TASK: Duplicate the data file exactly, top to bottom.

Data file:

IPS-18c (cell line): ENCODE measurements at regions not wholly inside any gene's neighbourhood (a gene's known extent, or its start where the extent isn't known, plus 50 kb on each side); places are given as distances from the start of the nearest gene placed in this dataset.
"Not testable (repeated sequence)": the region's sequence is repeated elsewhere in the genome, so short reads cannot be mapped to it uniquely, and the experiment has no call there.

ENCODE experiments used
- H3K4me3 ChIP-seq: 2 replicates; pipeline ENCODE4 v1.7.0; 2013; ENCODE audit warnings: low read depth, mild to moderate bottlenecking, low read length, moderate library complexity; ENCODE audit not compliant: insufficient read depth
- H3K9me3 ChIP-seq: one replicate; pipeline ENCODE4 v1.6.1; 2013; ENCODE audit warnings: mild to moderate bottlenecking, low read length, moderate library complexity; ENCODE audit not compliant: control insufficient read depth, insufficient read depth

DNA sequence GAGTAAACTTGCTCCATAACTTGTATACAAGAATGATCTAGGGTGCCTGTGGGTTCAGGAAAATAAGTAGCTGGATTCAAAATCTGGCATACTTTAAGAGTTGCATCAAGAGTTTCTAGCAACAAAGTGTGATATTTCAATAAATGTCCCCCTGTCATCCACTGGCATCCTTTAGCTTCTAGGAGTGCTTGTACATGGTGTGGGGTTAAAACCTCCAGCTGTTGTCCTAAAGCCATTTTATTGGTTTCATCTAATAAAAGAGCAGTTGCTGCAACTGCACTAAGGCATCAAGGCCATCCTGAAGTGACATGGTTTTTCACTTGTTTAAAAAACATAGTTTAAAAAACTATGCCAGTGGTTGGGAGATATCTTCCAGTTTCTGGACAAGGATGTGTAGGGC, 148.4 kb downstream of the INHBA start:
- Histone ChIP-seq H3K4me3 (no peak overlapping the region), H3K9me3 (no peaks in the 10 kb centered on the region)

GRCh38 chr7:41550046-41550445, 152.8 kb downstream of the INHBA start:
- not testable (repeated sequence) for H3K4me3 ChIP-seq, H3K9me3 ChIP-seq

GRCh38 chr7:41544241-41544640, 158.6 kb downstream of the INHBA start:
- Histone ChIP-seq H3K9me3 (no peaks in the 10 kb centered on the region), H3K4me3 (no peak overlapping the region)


IPS-18c (cell line): ENCODE measurements at regions not wholly inside any gene's neighbourhood (a gene's known extent, or its start where the extent isn't known, plus 50 kb on each side); places are given as distances from the start of the nearest gene placed in this dataset.
"Not testable (repeated sequence)": the region's sequence is repeated elsewhere in the genome, so short reads cannot be mapped to it uniquely, and the experiment has no call there.

ENCODE experiments used
- H3K4me3 ChIP-seq: 2 replicates; pipeline ENCODE4 v1.7.0; 2013; ENCODE audit warnings: low read depth, mild to moderate bottlenecking, low read length, moderate library complexity; ENCODE audit not compliant: insufficient read depth
- H3K9me3 ChIP-seq: one replicate; pipeline ENCODE4 v1.6.1; 2013; ENCODE audit warnings: mild to moderate bottlenecking, low read length, moderate library complexity; ENCODE audit not compliant: control insufficient read depth, insufficient read depth

DNA sequence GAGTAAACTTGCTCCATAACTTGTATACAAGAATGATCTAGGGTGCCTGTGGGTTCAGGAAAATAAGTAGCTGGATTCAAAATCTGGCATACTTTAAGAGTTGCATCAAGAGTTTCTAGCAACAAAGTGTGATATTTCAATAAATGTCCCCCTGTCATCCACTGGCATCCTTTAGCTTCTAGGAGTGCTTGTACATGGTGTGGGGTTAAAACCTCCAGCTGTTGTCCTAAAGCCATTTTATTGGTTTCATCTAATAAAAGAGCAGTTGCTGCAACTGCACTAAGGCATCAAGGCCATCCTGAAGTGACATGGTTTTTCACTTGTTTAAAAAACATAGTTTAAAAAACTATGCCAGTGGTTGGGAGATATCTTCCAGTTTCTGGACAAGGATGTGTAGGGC, 148.4 kb downstream of the INHBA start:
- Histone ChIP-seq H3K4me3 (no peak overlapping the region), H3K9me3 (no peaks in the 10 kb centered on the region)

GRCh38 chr7:41550046-41550445, 152.8 kb downstream of the INHBA start:
- not testable (repeated sequence) for H3K4me3 ChIP-seq, H3K9me3 ChIP-seq

GRCh38 chr7:41544241-41544640, 158.6 kb downstream of the INHBA start:
- Histone ChIP-seq H3K9me3 (no peaks in the 10 kb centered on the region), H3K4me3 (no peak overlapping the region)